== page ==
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The Dominick Dunne/Imelda Marcos Show

In 1998, I did an interview with Dominick Dunne, which was published that same year in The Country and Abroad. Following is an excerpt:

Kelly: What was your strangest experience as a reporter? I know you've had a lot of them.

Dunne: A lot. I really had a lot of them.

Kelly: What stands out in your mind, as of this moment?

Dunne: Imelda Marcos. I was the first person to see her after the fall [of the Marcos dictatorship in the Phillipines]. The word was out that she was not to meet with anybody. I went out to Honolulu with Sarah Giles, who was an English girl, a great friend of Tina's [Tina Brown, then-editor of Vanity Fair], who worked at the magazine. Sarah, in this great-lady-English way of hers, can be very pushy, and she really helped me get into Imelda's.

Imelda finally agreed to see me for ten minutes, but in the presence of other people. It was at this sort of crappy house they had put her in, her and Ferdinand. Ferdinand had a toothache that day, and had gone to the dentist. He wasn't there, and I had gone in for ten minutes. And Imelda was still very much the queen of the country. She hadn't gotten it yet, that it was all over. This was a temporary situation she was in until they begged her and her husband to come back, was her whole attitude. I never wasted a minute on her shoes. I didn't give a shit about her shoes. [Author's note: Imelda Marcos was a legendary collector of designer shoes, owning thousands of pairs. There were seemingly endless newspaper stories about her collection.]

I have an instinct about people. I know a social climber when I see one. I said to her, "Oh, Reinaldo and Carolina Herrera [the noted designer] send their love." And she LOOKED at me and said, "Why don't you stay?" She got rid of all the others who were in there. We go into another room. I was the little reporter and she was the queen. I was getting the stock answers to all my questions about all the "wonderful" things she'd done. And I said to her, "That's the most beautiful ring you have on your finger." There's something about rich women and jewelry. She said, "Oh! Oh! Yes! My husband gave me this. Oh!"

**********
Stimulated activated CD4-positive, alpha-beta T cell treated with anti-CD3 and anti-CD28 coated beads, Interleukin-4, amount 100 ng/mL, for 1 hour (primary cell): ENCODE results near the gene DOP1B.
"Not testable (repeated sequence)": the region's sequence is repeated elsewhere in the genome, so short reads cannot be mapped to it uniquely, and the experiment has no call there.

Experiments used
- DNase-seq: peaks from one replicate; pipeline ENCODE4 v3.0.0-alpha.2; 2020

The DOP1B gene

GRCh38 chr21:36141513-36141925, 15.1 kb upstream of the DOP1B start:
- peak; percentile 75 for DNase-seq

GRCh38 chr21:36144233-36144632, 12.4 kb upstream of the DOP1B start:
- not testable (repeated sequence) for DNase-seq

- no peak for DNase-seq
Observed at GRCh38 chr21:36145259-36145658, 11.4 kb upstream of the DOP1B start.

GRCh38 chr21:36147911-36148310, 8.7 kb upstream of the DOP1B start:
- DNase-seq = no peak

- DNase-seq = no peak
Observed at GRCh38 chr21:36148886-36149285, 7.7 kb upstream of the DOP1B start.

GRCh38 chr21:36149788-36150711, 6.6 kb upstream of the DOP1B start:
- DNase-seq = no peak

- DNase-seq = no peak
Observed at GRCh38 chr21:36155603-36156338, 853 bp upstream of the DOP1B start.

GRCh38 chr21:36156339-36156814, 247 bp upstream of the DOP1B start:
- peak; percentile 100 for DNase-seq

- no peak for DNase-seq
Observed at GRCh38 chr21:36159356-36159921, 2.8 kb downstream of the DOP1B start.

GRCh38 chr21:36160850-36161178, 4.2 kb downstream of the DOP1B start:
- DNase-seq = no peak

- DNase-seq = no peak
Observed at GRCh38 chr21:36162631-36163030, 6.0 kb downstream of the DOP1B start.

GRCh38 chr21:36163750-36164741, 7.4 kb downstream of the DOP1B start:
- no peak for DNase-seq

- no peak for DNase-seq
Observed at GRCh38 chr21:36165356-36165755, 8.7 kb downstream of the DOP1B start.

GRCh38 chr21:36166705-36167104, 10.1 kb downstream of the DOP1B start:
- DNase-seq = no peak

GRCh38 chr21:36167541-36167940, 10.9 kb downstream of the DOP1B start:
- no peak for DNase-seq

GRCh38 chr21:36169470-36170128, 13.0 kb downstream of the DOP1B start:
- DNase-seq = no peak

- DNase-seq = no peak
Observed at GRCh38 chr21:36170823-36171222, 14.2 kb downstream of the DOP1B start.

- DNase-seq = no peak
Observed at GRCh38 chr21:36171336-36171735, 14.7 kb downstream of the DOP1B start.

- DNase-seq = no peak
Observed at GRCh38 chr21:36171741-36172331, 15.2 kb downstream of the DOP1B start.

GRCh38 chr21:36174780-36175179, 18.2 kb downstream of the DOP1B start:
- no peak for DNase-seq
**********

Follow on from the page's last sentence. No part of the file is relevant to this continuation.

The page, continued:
Now I had her full attention. She said, "Everyone said my husband took money. Before he was the president, he gave me this ring!" Just at this time, a little maid walked through, and Imelda spoke Filipino to her. And the maid [left and] came back with this Lucite jewelry box. The next thing, Imelda has it open and she's showing me jewelry. Then the maid comes back with a second huge box. It was incredible. After telling me that the United States government had taken everything from them when they landed in Honolulu, she had all this stuff.

Just at this moment, when she had all the diamonds out, all over the place, and we're down on the floor looking at them, Ferdinand comes home from the dentist. He and she had a fight in front of me. It was hilarious. It was truly hilarious. I'm always interested in what happens with people [I'm interviewing] while I'm there. Do you understand what I mean?

Kelly: Sure. That's the best part of the story.

Dunne: I CREATED this situation.

Kelly: You caused an uproar, literally. Is there anyone you have not interviewed yet, that you would like to?

Dunne: I would have liked to have interviewed Mrs. Onassis. That wasn't ever going to happen, of course. And if it had, it would have been totally blah. But there's always the hope that something would happen.

I always wanted to interview Princess Diana. That was in the works, but I didn't meet with her...I don't know. Personally, as a journalist, I prefer stories. I like trials, because I get into who the people are at the trial. As opposed to "then the judge ruled." The newspaper reporters can do that.

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